As per latest reports, the capital’s largest and new secretariat complex is being planned to be located at either Lodhi Estate or Sunehri Bagh. The new intelligent complex is expected to be developed on a campus of six to seven towers, of 40-storey height. Such massive development, if implemented without proper planning of infrastructure in this central area, would be totally disastrous. Piecemeal development, as is currently being done, will be counterproductive in the long run, and destroy all future possibility of achieving the so-called smart city concept that the government is harping on.

What is urgently required is a detailed plan, along with an urban design exercise for the future redevelopment of the entire government land in the city’s central area. Leaving in place major roads that serve this area, along with existing parks and select major buildings, it is possible to develop a totally new independent traffic network with the latest hi-tech systems to enable handling of the increased volume of traffic. This can be effectively linked to the metro-rail system and the proposed future bus rapid transport system. An updated hi-tech underground infrastructure network can be simultaneously laid out to provide efficient distribution of IT services, electricity, water, drainage, sewage treatment, etc. A system of services tunnels, or even a completely separate level catering to unimpeded car movement, with a sizeable services network taking care of the complete future hi-tech services needs of skyscrapers above, would help bring about a new approach to developing this high-value land. Coupled with multi-level parking, landscaped decks, and a linked system of bicycle tracks, and a continuous pedestrian network, this would completely transform the area. Such development would ultimately be much more cost-effective and easier to implement than providing several levels of below-ground basements for parking and services.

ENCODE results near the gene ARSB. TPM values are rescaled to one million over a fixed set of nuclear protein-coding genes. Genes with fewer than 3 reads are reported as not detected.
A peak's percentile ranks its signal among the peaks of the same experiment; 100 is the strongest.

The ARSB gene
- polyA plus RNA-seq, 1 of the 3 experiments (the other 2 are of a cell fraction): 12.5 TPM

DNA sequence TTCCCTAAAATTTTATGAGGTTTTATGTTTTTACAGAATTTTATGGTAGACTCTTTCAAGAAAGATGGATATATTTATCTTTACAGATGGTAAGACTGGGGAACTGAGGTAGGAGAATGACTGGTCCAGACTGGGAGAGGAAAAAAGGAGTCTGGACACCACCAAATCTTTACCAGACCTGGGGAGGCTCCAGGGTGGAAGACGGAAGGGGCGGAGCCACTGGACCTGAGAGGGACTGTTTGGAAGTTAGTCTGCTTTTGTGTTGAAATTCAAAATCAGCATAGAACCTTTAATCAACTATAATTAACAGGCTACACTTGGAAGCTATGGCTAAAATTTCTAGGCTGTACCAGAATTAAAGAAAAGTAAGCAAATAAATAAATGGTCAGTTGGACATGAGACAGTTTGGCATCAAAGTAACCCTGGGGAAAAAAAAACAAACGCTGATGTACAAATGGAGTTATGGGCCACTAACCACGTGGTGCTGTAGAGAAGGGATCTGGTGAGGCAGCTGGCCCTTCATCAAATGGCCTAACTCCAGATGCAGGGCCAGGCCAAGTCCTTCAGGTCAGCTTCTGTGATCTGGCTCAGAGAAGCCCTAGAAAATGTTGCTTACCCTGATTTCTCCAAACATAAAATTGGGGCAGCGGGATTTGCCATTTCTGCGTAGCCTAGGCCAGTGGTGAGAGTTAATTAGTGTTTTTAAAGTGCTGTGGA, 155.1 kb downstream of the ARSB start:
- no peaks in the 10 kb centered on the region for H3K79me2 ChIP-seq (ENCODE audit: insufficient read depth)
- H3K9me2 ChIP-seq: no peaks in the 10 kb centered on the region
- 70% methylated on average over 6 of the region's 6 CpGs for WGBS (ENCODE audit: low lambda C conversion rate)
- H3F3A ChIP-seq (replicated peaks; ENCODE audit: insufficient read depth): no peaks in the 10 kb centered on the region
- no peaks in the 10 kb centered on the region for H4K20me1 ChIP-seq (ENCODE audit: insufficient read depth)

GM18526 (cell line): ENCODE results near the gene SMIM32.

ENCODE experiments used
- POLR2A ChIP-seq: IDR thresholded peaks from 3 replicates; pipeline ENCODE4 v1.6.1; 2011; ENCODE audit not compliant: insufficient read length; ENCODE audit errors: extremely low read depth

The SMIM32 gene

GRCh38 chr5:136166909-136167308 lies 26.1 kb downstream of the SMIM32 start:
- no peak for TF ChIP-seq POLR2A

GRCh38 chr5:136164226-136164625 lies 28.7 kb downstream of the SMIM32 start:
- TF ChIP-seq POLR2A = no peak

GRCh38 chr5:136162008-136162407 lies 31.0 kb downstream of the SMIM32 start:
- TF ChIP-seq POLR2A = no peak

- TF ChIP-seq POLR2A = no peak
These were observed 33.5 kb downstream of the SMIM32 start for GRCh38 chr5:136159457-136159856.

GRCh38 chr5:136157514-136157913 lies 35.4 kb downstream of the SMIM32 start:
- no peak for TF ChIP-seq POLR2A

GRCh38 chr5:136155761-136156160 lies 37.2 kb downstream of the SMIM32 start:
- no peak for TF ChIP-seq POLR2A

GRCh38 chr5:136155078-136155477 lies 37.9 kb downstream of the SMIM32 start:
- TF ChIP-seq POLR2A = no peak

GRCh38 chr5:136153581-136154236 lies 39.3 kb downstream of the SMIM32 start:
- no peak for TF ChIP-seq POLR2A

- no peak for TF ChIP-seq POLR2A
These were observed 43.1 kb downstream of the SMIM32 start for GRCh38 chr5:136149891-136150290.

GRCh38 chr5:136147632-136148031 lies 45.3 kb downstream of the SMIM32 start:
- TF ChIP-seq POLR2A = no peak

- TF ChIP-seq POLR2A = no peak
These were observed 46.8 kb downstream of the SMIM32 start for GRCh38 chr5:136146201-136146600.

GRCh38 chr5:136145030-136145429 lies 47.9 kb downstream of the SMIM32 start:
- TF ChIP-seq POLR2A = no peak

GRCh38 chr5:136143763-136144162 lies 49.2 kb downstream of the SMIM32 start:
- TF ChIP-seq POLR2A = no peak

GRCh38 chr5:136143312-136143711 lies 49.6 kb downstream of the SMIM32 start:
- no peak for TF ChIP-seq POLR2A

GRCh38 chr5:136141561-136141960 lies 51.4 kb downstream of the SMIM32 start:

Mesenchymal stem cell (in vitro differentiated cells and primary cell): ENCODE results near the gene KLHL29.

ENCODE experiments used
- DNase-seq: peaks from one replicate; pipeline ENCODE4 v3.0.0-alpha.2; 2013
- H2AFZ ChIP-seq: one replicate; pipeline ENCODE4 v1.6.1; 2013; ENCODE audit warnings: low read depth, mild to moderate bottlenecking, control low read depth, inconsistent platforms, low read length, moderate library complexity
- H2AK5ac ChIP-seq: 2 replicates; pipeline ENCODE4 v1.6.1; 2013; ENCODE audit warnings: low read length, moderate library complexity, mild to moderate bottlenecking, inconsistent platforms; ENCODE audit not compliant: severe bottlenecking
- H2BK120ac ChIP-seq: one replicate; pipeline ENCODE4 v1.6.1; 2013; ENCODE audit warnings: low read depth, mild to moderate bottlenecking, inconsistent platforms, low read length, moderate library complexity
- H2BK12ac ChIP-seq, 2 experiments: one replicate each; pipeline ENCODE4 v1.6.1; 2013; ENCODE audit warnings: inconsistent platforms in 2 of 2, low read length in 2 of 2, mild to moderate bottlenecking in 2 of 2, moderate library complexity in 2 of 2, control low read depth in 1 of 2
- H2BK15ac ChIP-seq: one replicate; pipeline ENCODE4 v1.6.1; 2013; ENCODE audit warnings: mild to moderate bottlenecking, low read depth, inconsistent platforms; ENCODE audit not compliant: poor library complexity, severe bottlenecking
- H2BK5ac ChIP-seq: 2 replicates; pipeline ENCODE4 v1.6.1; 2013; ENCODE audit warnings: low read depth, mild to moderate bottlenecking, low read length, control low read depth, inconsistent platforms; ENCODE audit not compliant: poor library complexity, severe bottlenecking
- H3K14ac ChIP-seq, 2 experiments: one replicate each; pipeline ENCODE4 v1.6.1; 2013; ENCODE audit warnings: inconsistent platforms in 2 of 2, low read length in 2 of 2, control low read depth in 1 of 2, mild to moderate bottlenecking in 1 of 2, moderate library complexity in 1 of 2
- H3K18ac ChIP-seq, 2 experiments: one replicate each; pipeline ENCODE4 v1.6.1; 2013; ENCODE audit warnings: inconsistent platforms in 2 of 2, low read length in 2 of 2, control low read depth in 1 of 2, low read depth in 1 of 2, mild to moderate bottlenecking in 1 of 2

Multi-storey structures above can be planned to provide up-to-date new government housing, replacing all the existing dilapidated units, as well as substantial public housing serving different sections of society. Along with the necessary support facilities, like community centres, hospitals, schools, children’s play areas, police stations, fire stations and electric sub-stations, this would help meet the needs of all residents and create a completely new high-density urban neighbourhood in the heart of the city.

The proposed new secretariat could be integrated into the proposed urban complex, along with a new civic centre for the city. There would also be enough space for a substantial commercial complex with high-rise office towers, shopping malls, cinemas and meeting halls. These could be linked to a system of parks and recreation areas, with enough open space to cater to a wide range of communal activities like weekly bazaars, haats, Rahgiri-type get-togethers, music sessions, open air theatres, etc.

The implementation of total development can be done by a process of cross subsidisation, to cater to all sections of society, instead of developing this area for the use of middle- and upper-income groups only. Government land is public land, which needs to be systematically planned and developed, with the long-term interests of the total city population in mind. A plan worked out in detail can be constructed section by section in stages over a period of time. The implementation of such a broad civic concept would help define a new approach to city development across the country.

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The writer, an architect, has worked with government and agencies on urban issues in Delhi.